Eat, Pray, Love - Elizabeth Gilbert For most of this book I did not like this author much at all. I thought she came across as whiny, full of herself, spoiled and very self-centered. It sounded as if she got married without thinking it through. I was very annoyed with the fact that she never gave a valid reason for leaving her husband and only hinted at the fact that they didn't get along, he was a jerk, etc. and this sent her spiraling into a pool of self-pity. She said something along the lines of not wanting to bad mouth him. So, reading between the lines (because that was the only thing I could do) it read as if she simply grew bored of him, then immediately fell head over heels for someone new and the ex got angry and gave her a bad time. And this surprised her? Then she spends a huge part of her trip moaning about her love life like a girl in a chick lit novel. It grew very tiresome . . . And don't get me started on her thoughts on God. One moment she doesn't know what to believe or if she believes and the next she's praying like there's no tomorrow and begging God to please, please, please make her divorce final immediately. Like God has nothing better to do than make sure her hubby signs the papers. Self centered much?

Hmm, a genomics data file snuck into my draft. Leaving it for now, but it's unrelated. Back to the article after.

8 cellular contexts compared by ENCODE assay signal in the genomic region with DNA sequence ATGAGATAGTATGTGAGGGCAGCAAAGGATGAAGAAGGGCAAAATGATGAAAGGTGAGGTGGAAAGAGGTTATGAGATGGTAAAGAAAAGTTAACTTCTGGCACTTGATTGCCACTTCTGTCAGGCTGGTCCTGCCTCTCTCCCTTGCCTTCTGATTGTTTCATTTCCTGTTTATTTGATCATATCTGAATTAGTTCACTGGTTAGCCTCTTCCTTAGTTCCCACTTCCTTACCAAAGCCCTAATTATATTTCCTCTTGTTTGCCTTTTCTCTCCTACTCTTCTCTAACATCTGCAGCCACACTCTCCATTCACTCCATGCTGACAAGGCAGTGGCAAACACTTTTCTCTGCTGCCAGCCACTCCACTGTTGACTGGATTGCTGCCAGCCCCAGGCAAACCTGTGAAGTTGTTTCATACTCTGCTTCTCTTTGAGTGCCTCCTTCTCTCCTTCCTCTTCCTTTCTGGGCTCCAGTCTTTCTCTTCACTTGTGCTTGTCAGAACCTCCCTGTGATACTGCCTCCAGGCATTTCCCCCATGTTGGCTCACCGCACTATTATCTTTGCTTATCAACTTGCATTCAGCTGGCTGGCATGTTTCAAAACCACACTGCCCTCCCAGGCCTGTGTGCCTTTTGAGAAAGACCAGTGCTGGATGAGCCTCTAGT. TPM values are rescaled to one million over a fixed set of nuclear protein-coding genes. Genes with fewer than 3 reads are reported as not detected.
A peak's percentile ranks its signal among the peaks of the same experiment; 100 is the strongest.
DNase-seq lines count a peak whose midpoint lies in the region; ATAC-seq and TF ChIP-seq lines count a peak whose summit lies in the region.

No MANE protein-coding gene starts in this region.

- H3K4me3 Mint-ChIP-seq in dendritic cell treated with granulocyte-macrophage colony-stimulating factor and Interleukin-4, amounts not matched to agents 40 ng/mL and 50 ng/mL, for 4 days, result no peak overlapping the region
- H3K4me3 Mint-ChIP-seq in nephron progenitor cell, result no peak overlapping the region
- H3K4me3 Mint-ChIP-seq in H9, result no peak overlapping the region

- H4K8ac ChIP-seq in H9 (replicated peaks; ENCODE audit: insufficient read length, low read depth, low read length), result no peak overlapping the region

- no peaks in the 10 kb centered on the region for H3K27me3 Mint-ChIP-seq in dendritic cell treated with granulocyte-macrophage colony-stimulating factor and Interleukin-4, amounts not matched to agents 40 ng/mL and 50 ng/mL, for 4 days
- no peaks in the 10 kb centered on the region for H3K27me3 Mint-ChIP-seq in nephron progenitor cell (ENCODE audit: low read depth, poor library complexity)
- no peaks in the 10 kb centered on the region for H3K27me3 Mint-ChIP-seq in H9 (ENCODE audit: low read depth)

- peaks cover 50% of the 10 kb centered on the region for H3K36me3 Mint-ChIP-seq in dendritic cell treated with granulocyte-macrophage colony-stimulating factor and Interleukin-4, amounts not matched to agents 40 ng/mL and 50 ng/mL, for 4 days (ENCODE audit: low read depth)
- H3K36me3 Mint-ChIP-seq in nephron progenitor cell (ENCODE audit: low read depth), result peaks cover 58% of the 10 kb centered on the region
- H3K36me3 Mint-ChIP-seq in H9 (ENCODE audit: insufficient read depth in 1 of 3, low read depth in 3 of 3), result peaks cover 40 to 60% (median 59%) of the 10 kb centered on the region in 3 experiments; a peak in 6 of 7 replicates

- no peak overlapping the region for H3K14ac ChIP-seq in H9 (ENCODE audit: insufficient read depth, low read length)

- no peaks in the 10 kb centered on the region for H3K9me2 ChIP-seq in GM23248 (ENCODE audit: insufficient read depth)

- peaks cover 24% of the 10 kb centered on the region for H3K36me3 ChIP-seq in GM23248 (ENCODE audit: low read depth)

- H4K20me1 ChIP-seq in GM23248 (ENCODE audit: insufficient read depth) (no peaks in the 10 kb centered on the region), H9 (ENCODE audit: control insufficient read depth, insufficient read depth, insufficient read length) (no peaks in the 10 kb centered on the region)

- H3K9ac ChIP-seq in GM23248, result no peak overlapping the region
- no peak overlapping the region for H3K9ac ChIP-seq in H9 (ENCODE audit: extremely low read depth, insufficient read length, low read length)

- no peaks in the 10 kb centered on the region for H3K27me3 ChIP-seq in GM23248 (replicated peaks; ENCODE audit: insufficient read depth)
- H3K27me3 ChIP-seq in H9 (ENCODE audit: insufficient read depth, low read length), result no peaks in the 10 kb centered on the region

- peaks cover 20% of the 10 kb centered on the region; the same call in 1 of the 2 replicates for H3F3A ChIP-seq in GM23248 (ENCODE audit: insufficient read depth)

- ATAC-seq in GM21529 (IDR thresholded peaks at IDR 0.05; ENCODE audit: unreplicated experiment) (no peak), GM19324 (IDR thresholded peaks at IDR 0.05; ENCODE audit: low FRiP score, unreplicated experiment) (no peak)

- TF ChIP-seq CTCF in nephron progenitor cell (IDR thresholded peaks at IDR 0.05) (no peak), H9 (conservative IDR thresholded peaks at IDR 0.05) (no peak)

After the mess of the divorce, she goes on all expenses paid trip to Italy, eating up a storm, and yet she remains miserable. She visits India where she eventually learns to quiet her mind but it takes an excruciatingly long time. I was disappointed that she didn't go into more descriptive detail about India since I'll probably never get the chance to visit, and spent too much time journaling the day to day thoughts passing through her head. Her conversations with her pal from Texas were cute but I wanted to know more about India. Things only began to turn around for me during the end of her stay in India. Finally, when she arrives in Bali I actually began to enjoy the book. It seemed the whole tone changed as she realized she didn't need to focus so much on the past, on her men (or lack thereof), on her mistakes, etc. and began instead focusing on her surroundings and the people she meets in Bali. She did a great job bringing Bali, its people and its customs and rituals to life and I do think she grew and changed as a person which I'm sure was the whole point of the book. I'm glad I stuck with it because it did have some very beautiful descriptive passages and insights and some very funny moments but if I ever had the urge to reread it I would start somewhere around disk 6 and skip all of the annoying drivel.